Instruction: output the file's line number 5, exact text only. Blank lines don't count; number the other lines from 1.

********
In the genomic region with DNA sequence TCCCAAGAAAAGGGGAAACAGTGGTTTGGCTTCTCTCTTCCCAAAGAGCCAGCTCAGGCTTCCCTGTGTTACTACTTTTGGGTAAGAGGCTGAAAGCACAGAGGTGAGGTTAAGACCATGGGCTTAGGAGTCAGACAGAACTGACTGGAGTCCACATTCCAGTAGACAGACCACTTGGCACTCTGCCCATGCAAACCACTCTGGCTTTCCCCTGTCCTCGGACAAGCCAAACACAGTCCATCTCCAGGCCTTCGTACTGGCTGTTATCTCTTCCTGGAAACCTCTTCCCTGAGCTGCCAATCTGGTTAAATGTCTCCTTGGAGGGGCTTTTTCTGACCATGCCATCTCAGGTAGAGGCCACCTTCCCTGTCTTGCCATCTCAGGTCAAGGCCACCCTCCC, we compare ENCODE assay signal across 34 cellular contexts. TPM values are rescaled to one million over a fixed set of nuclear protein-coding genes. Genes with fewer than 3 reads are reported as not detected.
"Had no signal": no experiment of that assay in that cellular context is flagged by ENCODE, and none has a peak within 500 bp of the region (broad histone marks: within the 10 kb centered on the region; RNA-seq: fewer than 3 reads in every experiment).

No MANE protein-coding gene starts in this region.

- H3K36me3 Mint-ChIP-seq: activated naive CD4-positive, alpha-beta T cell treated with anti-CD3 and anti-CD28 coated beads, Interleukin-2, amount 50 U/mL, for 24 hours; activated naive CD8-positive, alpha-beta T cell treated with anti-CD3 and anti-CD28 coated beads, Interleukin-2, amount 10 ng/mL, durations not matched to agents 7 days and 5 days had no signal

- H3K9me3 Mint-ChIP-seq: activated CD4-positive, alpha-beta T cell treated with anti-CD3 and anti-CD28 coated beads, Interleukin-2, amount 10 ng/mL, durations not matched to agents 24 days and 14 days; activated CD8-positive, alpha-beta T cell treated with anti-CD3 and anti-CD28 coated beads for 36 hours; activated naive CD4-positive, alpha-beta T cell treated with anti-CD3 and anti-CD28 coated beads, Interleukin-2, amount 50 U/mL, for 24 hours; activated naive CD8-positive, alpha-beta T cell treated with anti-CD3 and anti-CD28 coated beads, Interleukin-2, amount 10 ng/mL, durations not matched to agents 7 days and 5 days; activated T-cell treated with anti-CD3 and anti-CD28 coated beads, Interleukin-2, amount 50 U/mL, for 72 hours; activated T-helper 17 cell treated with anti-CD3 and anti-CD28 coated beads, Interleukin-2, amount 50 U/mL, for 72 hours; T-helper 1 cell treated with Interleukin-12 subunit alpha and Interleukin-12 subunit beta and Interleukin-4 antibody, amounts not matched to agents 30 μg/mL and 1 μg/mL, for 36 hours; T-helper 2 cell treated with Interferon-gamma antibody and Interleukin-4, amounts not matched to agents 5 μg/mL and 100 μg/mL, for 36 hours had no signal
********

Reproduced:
- H3K9me3 Mint-ChIP-seq: activated CD4-positive, alpha-beta T cell treated with anti-CD3 and anti-CD28 coated beads, Interleukin-2, amount 10 ng/mL, durations not matched to agents 24 days and 14 days; activated CD8-positive, alpha-beta T cell treated with anti-CD3 and anti-CD28 coated beads for 36 hours; activated naive CD4-positive, alpha-beta T cell treated with anti-CD3 and anti-CD28 coated beads, Interleukin-2, amount 50 U/mL, for 24 hours; activated naive CD8-positive, alpha-beta T cell treated with anti-CD3 and anti-CD28 coated beads, Interleukin-2, amount 10 ng/mL, durations not matched to agents 7 days and 5 days; activated T-cell treated with anti-CD3 and anti-CD28 coated beads, Interleukin-2, amount 50 U/mL, for 72 hours; activated T-helper 17 cell treated with anti-CD3 and anti-CD28 coated beads, Interleukin-2, amount 50 U/mL, for 72 hours; T-helper 1 cell treated with Interleukin-12 subunit alpha and Interleukin-12 subunit beta and Interleukin-4 antibody, amounts not matched to agents 30 μg/mL and 1 μg/mL, for 36 hours; T-helper 2 cell treated with Interferon-gamma antibody and Interleukin-4, amounts not matched to agents 5 μg/mL and 100 μg/mL, for 36 hours had no signal